Greetings from Florida, where we're taking a few days off for a quick getaway. For today's FoodLetter, I thought it might be worth while to talk briefly about the approach I took to roasting our Thanksgiving turkey, especially since this festive bird may be on many of our menus again during the holiday season.
Remembering the old saying about eternity being illustrated by two people and a turkey, we opted for a smallish bird, at least by modern standards. I ordered a fresh free-range turkey from a local organic-food store, asked for a 10-pounder, and received the smallest available, a bird slightly over 12 pounds, which provided a hearty holiday feast and enough leftovers to last most of the following week.
Assuming that you plan a more-or-less traditional roast turkey (as opposed to such tasty oddities as a Cajun-style deep-fried bird), there are really only two major decisions to be made before you start cooking: Stuff the bird or cook the dressing separately; and roast it at a steady low temperature, quick high temperature, or start high and finish low.
In my opinion, the stuffing question is a no-brainer: Dressing cooked in the bird may be tasty, but it ends up greasy, slows cooking time and poses a slight risk of health issues if the bird and stuffing don't cook fully through. Make the dressing separately, and tuck a few aromatic herbs and vegetables into the cavity, that's my advice.
As for roasting, each approach has its advantages. Roasting at a steady, low temperature, 350F or even 325, takes longer but makes for a tender, juicy turkey. Roasting at very high temperature - 450 or even 500F - guarantees a mahogany, crispy skin and gets the turkey finished fast, but leaves the quality of the meat very much up to fate. I like the compromise method, starting at a high temperature for just long enough to sear the skin and get things moving, then reduce heat to moderate to finish at a more stately pace.
I worked from my recollection of FoodTV personality Alton Brown's method that aired on his "Good Eats" program last year. Here's how it went:INGREDIENTS:
1 small to medium turkey (we used a fresh 12 pound, 6 ounce bird)
1 medium onion
4 cloves garlic
1 stalk celery
1 large sprig fresh rosemary
1 large sprig fresh sage
1. Preheat oven to 500F. Check first to make sure the rack is placed low enough to allow plenty of room for the bird!
2. Rinse and dry the turkey, taking care to remove neck, giblets and anything else that may have been tucked into both cavities. Rub the outside of the bird with a little vegetable oil and sprinkle with a little salt and pepper. Put it on a rack in a shallow roasting pan.
3. Smash two of the garlic cloves with the side of a knife, and tuck one of each under the breast skin.
4. Put the rosemary and sage into the turkey's abdominal cavity. Put in the onion, carrot, celery and remaining two garlic cloves. (Optional: First heat these vegetables in the microwave in a bowl with a little water until they're aromatic, then add them to the cavity.)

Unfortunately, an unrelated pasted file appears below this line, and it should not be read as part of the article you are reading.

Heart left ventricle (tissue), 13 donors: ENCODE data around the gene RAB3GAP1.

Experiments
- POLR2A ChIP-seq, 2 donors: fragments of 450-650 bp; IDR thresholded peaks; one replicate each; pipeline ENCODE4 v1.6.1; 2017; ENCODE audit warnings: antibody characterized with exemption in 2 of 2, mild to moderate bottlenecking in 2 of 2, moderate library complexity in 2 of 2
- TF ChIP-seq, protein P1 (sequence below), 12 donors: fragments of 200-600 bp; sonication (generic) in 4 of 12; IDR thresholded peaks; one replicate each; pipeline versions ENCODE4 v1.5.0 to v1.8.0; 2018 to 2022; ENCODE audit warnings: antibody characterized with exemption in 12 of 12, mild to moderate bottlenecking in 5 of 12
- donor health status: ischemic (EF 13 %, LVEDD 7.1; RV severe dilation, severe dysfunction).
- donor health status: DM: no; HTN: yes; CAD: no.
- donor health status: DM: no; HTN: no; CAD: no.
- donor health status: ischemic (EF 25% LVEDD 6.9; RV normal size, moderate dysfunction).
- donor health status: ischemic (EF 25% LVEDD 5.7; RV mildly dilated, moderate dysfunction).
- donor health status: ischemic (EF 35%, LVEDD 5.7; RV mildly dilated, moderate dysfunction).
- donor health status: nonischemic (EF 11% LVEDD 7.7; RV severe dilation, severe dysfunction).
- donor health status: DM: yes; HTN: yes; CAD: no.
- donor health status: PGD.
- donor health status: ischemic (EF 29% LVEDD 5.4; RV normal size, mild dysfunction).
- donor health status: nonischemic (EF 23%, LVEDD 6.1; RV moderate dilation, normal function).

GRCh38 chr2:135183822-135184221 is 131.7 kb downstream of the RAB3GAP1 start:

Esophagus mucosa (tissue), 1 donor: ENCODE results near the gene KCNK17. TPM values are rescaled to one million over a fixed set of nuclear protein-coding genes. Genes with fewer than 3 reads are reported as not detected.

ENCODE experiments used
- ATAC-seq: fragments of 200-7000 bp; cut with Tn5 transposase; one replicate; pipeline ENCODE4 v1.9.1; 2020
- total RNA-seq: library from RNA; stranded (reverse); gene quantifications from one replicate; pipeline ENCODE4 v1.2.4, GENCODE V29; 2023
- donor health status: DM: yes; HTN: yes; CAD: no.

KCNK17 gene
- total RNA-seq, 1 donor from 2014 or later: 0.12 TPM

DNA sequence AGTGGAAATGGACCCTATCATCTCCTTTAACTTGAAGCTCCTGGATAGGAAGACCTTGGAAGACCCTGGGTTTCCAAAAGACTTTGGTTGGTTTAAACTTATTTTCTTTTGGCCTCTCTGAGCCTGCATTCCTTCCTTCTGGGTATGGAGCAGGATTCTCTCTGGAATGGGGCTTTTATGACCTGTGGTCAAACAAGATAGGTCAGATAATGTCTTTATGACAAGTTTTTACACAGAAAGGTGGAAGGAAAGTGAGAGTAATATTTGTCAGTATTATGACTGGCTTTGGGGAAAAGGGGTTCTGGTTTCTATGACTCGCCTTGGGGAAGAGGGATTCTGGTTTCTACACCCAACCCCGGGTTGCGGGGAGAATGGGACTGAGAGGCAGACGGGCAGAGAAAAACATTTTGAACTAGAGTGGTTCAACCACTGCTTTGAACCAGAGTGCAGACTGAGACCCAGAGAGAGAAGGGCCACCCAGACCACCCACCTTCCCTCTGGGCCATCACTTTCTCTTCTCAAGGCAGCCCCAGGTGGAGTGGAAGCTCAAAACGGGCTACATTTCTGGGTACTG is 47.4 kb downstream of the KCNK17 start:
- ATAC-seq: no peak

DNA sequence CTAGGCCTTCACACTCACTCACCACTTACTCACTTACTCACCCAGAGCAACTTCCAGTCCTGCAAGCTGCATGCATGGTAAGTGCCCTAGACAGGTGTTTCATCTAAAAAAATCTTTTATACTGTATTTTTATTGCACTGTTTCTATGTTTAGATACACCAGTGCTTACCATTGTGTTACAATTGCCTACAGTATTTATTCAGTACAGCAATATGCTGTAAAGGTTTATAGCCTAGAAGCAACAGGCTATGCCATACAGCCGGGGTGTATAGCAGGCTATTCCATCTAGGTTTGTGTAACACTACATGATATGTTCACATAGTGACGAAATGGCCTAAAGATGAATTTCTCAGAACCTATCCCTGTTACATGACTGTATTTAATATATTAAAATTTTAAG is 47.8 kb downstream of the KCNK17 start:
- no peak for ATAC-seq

5. Put the turkey in to roast. After 20 to 30 minutes at 500F (a period that, if your house is like ours, may be signaled by the smoke detectors going off), reduce heat to 350F. At this point, cover the breast portion with a square of lightly oiled aluminum foil; this will keep the breast skin from getting too dark as well as avoiding the white meat overcooking before the thigh meat is done. Baste if you wish, but in my experience it's not necessary. Best to keep the oven door closed and the heat in.
7. Roast for a total of about 2 hours for a 12-pound bird, but don't rely entirely on on the clock - it's best to use a meat thermometer. When the temperature at the middle of the breast reaches 160F, you're done. Remove the turkey from the oven and allow it to rest for 10 to 15 minutes before serving.
WINE MATCH: As I've discussed before, the fact that turkey has both light meat and dark meat makes it an interesting if not necessarily easy dish to match with wine, and the variety of trimmings on the festive holiday table can add to the challenge. It's arguable that this is not a time to be too geeky about food matching and simply open a bottle of something special to add to the festivity.
For the record, though, I've found that Pinot Noir or Beaujolais tend to work well, as does an off-dry Riesling if you prefer a white. Zinfandel, Rhone reds and Northern Italian reds also have their partisans, and we were exceptionally happy with this year's slightly off-the-wall choice, 1994 Chateau Musar from Lebanon.
ABOUT LEFTOVERS: Luckily, we both enjoy turkey and don't get bored with it during the days after a feast. Turkey sandwiches (maybe with a little cranberry sauce slathered on) or turkey soup made with rich stock from the pan drippings and carcass are fine; and it's easy and fun to substitute turkey for chicken or even veal in dishes ranging from turkey-and-eggplant pasta to Kung Pao turkey stir-fry to such Middle Eastern delights as turkey pilaf with almonds and pine nuts or Circassian turkey with a thick, garlicky chopped walnut sauce. If you've got creative leftover-turkey recipes, drop me a note at email@example.com. If there's enough response, I'll summarize them in a future article.Let us hear from you!
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Last week's Wine Advisor Foodletter: Potato-spinach gratin (Nov. 28)
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Copyright 2002 by Robin Garr. All rights reserved.
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